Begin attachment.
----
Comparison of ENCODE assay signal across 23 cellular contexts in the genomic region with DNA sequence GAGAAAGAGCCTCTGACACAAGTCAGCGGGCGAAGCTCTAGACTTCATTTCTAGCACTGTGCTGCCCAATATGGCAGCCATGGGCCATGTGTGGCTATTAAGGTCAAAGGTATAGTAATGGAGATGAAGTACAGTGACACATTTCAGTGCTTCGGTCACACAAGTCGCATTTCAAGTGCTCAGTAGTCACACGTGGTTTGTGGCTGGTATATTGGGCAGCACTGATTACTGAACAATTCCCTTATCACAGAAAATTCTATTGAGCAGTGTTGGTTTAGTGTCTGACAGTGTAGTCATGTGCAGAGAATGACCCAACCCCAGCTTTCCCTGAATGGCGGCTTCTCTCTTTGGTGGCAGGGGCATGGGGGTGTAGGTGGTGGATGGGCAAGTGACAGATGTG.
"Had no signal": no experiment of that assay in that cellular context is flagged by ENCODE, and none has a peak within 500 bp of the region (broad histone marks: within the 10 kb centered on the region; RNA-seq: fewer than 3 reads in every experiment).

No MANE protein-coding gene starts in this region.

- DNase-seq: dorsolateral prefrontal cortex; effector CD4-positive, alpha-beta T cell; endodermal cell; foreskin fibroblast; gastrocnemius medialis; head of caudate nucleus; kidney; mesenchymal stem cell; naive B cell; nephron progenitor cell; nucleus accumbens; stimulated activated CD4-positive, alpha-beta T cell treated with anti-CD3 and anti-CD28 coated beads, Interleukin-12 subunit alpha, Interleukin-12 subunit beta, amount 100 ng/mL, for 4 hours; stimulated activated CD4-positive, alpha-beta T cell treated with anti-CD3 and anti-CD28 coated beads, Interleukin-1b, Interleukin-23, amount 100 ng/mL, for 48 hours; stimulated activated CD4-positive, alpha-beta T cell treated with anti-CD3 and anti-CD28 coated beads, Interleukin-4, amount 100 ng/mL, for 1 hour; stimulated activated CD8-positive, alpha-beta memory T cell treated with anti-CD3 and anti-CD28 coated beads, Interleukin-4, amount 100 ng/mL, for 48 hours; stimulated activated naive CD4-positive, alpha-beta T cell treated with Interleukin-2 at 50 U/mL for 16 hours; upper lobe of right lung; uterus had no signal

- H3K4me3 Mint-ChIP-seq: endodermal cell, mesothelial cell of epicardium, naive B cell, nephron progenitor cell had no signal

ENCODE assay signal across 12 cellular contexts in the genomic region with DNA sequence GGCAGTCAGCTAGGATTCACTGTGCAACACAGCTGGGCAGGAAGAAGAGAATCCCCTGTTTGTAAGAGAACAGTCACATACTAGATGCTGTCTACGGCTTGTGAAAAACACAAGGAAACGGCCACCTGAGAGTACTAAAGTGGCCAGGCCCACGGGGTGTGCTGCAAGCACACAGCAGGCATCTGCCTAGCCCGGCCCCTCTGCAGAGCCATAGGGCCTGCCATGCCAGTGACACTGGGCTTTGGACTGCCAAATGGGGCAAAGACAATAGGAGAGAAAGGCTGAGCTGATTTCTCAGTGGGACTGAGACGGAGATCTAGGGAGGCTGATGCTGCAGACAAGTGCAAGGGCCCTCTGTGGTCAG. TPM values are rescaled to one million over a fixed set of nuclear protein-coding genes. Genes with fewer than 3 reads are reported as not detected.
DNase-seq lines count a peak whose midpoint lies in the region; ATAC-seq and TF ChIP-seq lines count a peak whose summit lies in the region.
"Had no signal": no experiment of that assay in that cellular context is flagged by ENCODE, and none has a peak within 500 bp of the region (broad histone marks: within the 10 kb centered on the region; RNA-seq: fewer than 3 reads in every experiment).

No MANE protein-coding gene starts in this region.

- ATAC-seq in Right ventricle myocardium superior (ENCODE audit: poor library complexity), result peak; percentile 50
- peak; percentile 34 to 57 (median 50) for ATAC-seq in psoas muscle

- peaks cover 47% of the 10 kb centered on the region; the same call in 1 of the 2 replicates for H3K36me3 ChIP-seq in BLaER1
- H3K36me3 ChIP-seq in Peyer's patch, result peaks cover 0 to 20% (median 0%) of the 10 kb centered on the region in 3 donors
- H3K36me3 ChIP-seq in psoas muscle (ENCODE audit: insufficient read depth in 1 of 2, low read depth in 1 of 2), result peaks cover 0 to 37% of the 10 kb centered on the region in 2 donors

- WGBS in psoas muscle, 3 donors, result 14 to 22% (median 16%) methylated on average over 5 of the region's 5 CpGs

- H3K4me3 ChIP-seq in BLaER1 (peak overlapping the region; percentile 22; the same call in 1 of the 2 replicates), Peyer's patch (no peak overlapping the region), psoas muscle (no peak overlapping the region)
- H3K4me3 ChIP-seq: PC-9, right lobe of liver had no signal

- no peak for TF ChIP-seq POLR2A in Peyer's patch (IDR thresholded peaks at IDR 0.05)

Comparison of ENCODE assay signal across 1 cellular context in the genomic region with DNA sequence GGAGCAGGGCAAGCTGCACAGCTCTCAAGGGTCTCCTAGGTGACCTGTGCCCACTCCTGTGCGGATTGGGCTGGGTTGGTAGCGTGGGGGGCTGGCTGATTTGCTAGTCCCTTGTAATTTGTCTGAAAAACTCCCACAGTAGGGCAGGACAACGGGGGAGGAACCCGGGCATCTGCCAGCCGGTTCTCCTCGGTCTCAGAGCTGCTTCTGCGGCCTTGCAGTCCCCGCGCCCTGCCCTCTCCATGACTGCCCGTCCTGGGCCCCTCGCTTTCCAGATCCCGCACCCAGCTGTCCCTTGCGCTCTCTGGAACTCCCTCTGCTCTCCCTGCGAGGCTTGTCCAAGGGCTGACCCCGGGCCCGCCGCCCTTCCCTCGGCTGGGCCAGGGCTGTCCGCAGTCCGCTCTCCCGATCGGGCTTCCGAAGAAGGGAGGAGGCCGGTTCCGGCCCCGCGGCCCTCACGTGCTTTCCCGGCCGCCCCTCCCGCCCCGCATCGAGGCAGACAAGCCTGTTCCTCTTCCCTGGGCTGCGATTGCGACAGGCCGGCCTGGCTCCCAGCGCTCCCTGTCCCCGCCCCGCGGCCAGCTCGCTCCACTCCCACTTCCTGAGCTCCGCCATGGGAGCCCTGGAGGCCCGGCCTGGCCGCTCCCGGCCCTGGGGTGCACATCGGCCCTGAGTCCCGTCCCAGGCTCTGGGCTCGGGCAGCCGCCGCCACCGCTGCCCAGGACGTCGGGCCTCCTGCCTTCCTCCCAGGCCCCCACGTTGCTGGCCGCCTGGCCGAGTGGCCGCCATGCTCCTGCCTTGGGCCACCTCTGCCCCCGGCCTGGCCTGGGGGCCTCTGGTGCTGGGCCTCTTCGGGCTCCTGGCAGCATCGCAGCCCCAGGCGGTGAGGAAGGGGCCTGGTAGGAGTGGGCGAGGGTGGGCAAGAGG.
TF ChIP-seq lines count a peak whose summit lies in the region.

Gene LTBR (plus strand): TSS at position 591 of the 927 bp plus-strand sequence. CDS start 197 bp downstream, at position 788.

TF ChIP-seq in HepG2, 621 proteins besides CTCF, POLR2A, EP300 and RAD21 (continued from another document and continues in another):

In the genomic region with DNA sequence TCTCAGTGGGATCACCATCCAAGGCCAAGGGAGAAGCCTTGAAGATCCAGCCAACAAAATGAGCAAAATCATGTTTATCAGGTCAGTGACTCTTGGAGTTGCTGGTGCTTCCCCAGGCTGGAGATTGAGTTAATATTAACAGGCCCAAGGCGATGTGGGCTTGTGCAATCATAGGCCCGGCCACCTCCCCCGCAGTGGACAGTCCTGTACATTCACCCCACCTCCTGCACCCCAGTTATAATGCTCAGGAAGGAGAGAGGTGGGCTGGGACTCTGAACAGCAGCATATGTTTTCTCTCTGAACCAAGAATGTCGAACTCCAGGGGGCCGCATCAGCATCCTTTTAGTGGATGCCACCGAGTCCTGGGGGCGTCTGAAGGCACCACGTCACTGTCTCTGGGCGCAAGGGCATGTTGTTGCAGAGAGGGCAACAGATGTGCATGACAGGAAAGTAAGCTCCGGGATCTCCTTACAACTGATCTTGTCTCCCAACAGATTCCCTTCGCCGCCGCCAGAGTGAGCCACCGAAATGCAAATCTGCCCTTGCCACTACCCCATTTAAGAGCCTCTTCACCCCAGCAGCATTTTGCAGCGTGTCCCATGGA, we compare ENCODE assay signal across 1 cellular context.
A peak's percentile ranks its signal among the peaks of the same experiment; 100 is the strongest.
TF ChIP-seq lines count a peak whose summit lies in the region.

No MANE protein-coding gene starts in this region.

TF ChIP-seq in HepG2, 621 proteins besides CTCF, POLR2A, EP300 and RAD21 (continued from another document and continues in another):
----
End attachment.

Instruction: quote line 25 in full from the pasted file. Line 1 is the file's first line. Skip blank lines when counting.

TF ChIP-seq lines count a peak whose summit lies in the region.